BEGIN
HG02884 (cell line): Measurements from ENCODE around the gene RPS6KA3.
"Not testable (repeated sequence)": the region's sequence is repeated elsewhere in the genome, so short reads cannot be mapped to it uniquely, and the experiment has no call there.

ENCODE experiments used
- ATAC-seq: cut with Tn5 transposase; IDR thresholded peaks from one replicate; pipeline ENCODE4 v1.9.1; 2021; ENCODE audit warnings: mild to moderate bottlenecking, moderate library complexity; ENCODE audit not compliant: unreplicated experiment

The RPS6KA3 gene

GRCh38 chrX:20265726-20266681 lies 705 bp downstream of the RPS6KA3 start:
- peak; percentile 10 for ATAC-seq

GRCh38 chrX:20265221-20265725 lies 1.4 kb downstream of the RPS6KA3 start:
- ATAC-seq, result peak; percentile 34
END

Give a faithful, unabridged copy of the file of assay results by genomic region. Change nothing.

HG02884 (cell line): Measurements from ENCODE around the gene RPS6KA3.
"Not testable (repeated sequence)": the region's sequence is repeated elsewhere in the genome, so short reads cannot be mapped to it uniquely, and the experiment has no call there.

ENCODE experiments used
- ATAC-seq: cut with Tn5 transposase; IDR thresholded peaks from one replicate; pipeline ENCODE4 v1.9.1; 2021; ENCODE audit warnings: mild to moderate bottlenecking, moderate library complexity; ENCODE audit not compliant: unreplicated experiment

The RPS6KA3 gene

GRCh38 chrX:20265726-20266681 lies 705 bp downstream of the RPS6KA3 start:
- peak; percentile 10 for ATAC-seq

GRCh38 chrX:20265221-20265725 lies 1.4 kb downstream of the RPS6KA3 start:
- ATAC-seq, result peak; percentile 34